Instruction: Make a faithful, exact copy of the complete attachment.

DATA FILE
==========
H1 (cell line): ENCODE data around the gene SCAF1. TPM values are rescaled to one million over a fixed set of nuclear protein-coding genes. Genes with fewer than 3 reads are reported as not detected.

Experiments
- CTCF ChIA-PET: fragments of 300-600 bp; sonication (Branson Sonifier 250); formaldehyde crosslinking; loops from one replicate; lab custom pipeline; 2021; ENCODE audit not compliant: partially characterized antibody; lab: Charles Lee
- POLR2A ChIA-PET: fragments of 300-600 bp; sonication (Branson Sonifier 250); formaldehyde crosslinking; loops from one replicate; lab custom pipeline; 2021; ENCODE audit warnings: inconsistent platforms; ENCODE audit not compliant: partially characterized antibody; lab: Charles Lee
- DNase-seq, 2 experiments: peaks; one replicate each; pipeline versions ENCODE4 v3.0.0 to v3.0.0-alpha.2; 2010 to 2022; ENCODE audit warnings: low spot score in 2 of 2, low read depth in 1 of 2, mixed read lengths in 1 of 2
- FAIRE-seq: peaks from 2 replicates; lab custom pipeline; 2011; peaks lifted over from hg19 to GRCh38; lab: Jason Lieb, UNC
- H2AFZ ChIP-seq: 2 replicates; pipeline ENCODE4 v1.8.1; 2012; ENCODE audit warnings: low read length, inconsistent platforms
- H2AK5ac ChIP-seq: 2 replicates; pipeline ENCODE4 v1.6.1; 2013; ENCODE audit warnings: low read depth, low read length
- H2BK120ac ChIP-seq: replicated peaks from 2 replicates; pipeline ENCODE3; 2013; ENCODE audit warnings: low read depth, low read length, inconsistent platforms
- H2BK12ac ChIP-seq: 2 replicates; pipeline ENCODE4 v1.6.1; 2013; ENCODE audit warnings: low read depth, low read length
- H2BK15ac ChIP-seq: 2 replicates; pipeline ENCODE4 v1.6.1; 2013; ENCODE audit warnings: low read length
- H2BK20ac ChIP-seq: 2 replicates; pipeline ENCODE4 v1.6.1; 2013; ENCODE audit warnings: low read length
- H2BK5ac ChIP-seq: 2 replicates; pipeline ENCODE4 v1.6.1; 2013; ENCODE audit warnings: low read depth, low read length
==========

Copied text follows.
H1 (cell line): ENCODE data around the gene SCAF1. TPM values are rescaled to one million over a fixed set of nuclear protein-coding genes. Genes with fewer than 3 reads are reported as not detected.

Experiments
- CTCF ChIA-PET: fragments of 300-600 bp; sonication (Branson Sonifier 250); formaldehyde crosslinking; loops from one replicate; lab custom pipeline; 2021; ENCODE audit not compliant: partially characterized antibody; lab: Charles Lee
- POLR2A ChIA-PET: fragments of 300-600 bp; sonication (Branson Sonifier 250); formaldehyde crosslinking; loops from one replicate; lab custom pipeline; 2021; ENCODE audit warnings: inconsistent platforms; ENCODE audit not compliant: partially characterized antibody; lab: Charles Lee
- DNase-seq, 2 experiments: peaks; one replicate each; pipeline versions ENCODE4 v3.0.0 to v3.0.0-alpha.2; 2010 to 2022; ENCODE audit warnings: low spot score in 2 of 2, low read depth in 1 of 2, mixed read lengths in 1 of 2
- FAIRE-seq: peaks from 2 replicates; lab custom pipeline; 2011; peaks lifted over from hg19 to GRCh38; lab: Jason Lieb, UNC
- H2AFZ ChIP-seq: 2 replicates; pipeline ENCODE4 v1.8.1; 2012; ENCODE audit warnings: low read length, inconsistent platforms
- H2AK5ac ChIP-seq: 2 replicates; pipeline ENCODE4 v1.6.1; 2013; ENCODE audit warnings: low read depth, low read length
- H2BK120ac ChIP-seq: replicated peaks from 2 replicates; pipeline ENCODE3; 2013; ENCODE audit warnings: low read depth, low read length, inconsistent platforms
- H2BK12ac ChIP-seq: 2 replicates; pipeline ENCODE4 v1.6.1; 2013; ENCODE audit warnings: low read depth, low read length
- H2BK15ac ChIP-seq: 2 replicates; pipeline ENCODE4 v1.6.1; 2013; ENCODE audit warnings: low read length
- H2BK20ac ChIP-seq: 2 replicates; pipeline ENCODE4 v1.6.1; 2013; ENCODE audit warnings: low read length
- H2BK5ac ChIP-seq: 2 replicates; pipeline ENCODE4 v1.6.1; 2013; ENCODE audit warnings: low read depth, low read length